The year 2000 marks the 225th anniversary of the beginning of the American Revolution, an event rooted deeply in Massachussetts history. Boston was the center of colonial protest and escalating British responses for a decade preceding the eventual military clashes between patriots and the British at Lexington and Concord on April 19, 1775 and again in the Battle of Bunker Hill on June 17, 1775. Among other events to mark these anniversaries, Boston National Historical Park will be co-sponsoring a public symposium entitled "Changing Meanings of Freedom".
This symposium will probe the legacy and changing meanings of freedom in the United States. We will examine what historian Eric Foner calls the "contradictions between the ideal of universal liberty and the reality of a society beset with inequalities" which characterized American public life during the Revolution and remains true to the present day. We will explore how freedom from the time of the Revolution has been contested terrain, subject to multiple and competing interpretations, its meaning constantly created and recreated. We will see how freedom, according to Foner, is a "tale of debates, disagreements, and struggles rather than a set of timeless categories or an evolutionary narrative toward a preordained goal."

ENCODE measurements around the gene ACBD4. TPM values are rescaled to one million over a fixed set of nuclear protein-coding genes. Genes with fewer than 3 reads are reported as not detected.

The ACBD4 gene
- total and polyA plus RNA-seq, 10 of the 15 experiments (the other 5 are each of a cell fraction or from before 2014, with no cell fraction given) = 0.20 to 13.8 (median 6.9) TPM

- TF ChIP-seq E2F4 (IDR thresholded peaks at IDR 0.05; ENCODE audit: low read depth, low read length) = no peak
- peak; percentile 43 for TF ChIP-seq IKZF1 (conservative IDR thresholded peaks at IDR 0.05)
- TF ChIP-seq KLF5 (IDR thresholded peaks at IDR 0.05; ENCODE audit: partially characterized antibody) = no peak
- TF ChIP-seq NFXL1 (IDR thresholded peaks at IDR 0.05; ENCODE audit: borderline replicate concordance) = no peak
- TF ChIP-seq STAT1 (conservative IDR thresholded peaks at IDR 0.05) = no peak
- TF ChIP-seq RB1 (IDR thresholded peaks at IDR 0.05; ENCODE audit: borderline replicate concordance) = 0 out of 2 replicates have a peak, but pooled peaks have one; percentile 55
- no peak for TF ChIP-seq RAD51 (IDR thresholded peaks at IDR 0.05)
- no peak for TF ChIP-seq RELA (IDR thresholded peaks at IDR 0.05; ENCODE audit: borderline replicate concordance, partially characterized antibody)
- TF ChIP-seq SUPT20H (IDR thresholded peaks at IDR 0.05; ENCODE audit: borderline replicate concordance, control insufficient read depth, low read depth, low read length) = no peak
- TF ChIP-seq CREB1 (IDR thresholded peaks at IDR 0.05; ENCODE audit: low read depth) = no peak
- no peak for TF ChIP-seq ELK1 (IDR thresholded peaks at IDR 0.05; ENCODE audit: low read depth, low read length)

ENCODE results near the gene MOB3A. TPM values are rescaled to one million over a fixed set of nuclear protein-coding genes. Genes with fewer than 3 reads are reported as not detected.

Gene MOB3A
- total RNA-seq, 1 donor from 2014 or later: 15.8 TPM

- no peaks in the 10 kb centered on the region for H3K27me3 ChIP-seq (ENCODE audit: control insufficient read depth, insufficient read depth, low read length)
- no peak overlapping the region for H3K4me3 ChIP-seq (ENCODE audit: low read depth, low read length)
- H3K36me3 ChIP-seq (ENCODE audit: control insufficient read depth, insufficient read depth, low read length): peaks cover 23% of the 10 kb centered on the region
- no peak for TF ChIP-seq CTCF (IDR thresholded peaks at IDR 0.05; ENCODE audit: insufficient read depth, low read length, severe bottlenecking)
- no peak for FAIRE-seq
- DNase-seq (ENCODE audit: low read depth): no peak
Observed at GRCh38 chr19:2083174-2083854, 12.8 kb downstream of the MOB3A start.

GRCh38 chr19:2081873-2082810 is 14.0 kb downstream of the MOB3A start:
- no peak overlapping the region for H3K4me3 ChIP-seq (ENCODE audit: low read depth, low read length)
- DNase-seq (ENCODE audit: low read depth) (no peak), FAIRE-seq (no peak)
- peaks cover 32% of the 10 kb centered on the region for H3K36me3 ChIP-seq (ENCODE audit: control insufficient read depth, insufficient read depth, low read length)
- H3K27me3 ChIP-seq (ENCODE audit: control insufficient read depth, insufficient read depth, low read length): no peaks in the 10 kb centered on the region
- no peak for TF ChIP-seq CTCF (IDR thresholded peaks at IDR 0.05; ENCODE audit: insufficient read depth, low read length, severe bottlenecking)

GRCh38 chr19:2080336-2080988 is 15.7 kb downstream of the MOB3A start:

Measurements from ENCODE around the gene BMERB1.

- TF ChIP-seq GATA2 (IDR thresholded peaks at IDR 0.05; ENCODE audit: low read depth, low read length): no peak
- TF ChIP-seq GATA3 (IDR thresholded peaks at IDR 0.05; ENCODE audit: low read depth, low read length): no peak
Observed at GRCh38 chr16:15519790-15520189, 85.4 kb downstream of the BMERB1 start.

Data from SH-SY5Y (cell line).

The symposium will be held from June 2-3, 2000 and will be free and open to the public (although preregistration is mandatory). It will be held at Suffolk University Law School on Tremont St. Featured speakers include distinguished historians such as David McCullough, Eric Foner, Pauline Maier, Edward Countryman, Joseph J. Ellis, Linda Kerber, Gary Nash, James O. Horton, Byron Rushing, Alfred Young, David Hackett Fischer, and Barbara Clark Smith. David McCullough, historian and host of "The American Experience", will give the opening address and Eric Foner, author of The Story of American Freedom, will give the plenary address.
Suffolk University Law School will host a special exhibit in conjunction with the symposium. On June 3 only, this exhibit will include two rare documents from the collections of the Massachusetts Historical Society. The first is one of the 23 known copies of the first printing of the Declaration of Independence. The second is Elbridge Gerry's annotated copy of the first printed draft of the U.S. Constitution. This exhibit is free and open to the public. The special exhibit at Suffolk Law School does not require registration and can be viewed at any time during regular business hours, from June 3, 2000 - July 15, 2000.
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